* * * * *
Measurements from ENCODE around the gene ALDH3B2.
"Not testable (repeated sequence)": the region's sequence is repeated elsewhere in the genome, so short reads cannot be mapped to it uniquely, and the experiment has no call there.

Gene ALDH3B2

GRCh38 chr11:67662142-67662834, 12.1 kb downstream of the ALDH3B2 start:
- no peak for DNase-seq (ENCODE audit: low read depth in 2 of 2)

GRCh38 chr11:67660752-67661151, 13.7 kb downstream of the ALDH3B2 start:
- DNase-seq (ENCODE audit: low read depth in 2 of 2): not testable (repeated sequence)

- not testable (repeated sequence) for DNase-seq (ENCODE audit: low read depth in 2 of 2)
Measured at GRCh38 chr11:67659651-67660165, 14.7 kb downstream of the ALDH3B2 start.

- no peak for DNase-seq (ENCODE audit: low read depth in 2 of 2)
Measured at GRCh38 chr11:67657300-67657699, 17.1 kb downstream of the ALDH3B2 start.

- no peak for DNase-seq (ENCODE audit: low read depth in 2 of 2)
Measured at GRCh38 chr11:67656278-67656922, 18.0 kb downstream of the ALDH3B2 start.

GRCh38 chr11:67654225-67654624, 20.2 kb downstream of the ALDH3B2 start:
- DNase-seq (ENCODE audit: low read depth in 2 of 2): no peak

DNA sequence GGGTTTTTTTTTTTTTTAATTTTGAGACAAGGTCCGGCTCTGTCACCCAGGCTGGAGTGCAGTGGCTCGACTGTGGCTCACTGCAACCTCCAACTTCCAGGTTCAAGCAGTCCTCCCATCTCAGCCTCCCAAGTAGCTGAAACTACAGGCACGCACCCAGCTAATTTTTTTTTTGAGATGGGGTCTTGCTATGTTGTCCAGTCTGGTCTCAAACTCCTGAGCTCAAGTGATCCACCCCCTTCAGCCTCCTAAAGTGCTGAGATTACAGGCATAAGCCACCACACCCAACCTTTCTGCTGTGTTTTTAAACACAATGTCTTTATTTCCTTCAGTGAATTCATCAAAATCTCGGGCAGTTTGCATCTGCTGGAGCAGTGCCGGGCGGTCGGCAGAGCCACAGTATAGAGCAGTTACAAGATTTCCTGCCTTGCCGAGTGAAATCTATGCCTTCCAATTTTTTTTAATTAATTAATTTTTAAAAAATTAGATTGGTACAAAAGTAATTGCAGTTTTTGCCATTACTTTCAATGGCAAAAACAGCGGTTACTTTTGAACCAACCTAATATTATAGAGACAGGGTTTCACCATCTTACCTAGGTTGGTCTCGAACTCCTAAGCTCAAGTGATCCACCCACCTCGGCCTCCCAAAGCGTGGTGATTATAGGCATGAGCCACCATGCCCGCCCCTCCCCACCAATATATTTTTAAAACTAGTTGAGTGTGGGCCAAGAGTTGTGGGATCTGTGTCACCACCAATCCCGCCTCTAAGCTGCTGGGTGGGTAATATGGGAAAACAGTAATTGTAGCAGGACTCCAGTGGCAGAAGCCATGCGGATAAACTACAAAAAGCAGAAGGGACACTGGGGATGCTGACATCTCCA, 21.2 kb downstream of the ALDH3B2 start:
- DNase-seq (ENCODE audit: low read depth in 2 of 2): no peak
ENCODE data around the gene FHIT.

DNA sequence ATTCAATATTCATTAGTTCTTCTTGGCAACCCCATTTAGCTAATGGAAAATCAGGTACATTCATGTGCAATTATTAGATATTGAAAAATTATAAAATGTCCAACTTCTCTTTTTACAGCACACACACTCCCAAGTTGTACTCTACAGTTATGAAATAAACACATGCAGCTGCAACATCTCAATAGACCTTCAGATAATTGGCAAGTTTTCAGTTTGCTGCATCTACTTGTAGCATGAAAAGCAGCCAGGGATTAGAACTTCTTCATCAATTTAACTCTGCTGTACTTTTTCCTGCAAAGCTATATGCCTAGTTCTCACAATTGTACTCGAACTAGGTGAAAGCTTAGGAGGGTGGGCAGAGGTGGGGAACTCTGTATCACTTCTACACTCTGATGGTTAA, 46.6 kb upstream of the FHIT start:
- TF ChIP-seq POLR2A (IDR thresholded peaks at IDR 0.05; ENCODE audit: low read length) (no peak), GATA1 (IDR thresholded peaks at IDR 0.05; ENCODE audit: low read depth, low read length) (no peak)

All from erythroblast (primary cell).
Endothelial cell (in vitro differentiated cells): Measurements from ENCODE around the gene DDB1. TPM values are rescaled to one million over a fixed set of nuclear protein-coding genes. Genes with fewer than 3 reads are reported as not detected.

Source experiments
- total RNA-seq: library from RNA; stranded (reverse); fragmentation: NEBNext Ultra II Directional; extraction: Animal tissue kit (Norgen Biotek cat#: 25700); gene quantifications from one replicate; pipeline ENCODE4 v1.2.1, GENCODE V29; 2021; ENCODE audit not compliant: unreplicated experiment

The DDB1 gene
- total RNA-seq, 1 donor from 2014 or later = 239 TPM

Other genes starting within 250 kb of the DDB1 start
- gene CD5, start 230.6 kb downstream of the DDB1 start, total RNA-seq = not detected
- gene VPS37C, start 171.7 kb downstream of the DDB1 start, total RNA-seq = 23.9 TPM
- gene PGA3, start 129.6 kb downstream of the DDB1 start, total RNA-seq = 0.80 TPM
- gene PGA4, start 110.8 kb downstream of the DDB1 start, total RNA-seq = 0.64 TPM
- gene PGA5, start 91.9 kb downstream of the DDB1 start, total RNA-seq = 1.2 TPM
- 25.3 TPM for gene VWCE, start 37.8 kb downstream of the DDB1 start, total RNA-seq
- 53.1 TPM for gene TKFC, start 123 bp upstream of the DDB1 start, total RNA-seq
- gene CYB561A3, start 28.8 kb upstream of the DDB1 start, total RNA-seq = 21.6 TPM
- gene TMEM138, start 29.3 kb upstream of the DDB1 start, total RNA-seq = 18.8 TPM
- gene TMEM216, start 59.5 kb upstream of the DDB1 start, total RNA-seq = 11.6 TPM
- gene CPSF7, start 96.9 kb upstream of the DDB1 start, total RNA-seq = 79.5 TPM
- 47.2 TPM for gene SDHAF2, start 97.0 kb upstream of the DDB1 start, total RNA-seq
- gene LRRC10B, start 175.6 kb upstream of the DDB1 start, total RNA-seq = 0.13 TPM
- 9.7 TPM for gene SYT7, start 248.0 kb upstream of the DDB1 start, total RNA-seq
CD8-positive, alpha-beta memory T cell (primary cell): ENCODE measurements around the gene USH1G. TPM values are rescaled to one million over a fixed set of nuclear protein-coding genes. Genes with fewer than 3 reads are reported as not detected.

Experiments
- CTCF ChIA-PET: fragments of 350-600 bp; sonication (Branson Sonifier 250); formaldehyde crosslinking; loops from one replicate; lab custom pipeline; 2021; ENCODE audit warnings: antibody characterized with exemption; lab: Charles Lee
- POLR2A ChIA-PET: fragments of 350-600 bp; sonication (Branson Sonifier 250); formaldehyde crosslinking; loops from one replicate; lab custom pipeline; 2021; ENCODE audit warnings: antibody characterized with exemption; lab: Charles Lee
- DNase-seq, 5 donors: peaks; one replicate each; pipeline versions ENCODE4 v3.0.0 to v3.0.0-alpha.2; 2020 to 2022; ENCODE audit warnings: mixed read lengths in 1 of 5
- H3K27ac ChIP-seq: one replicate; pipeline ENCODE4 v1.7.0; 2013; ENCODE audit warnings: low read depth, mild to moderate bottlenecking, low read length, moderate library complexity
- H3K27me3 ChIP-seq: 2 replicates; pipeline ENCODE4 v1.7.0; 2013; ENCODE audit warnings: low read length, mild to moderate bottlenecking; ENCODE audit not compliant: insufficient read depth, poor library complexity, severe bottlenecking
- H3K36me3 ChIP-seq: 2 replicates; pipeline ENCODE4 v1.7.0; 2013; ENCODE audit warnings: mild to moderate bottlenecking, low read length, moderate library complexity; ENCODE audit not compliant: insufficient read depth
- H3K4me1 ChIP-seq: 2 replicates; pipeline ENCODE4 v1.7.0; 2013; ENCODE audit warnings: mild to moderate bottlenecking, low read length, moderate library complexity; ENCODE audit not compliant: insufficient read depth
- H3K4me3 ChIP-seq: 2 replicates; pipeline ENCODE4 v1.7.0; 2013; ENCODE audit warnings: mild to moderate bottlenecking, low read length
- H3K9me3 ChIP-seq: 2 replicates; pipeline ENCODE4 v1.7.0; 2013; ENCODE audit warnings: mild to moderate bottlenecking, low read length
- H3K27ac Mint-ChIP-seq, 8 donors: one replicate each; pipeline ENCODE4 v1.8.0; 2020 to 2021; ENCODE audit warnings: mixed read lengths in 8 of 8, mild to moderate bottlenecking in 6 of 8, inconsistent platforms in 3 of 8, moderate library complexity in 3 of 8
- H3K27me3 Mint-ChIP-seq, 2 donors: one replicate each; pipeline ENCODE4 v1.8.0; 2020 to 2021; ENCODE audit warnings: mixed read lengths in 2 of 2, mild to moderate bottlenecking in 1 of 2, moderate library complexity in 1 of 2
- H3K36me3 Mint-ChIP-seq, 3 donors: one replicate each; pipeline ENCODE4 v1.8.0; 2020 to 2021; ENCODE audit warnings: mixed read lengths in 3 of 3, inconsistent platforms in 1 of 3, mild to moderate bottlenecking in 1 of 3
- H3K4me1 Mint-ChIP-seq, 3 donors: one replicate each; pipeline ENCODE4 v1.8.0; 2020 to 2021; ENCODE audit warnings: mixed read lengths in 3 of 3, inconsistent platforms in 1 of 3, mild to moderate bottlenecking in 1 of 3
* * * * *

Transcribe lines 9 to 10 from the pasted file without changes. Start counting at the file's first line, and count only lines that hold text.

Measured at GRCh38 chr11:67659651-67660165, 14.7 kb downstream of the ALDH3B2 start.

- no peak for DNase-seq (ENCODE audit: low read depth in 2 of 2)